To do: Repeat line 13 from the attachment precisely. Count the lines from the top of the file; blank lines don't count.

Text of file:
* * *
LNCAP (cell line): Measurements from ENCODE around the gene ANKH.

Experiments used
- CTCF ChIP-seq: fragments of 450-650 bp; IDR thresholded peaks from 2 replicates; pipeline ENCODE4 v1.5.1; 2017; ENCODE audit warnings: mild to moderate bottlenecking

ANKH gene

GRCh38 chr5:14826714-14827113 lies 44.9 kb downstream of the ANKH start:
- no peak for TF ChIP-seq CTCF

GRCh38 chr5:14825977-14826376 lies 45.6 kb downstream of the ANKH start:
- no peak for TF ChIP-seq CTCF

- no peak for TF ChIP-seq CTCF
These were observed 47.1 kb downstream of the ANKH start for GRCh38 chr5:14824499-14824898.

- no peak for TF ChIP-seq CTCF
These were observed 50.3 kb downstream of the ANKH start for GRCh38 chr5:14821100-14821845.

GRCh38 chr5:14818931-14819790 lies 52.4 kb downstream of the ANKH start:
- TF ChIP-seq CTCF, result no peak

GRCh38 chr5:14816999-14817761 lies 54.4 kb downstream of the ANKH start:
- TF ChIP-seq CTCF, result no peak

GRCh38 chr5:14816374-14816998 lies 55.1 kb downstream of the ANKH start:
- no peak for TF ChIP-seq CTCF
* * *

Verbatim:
GRCh38 chr5:14818931-14819790 lies 52.4 kb downstream of the ANKH start: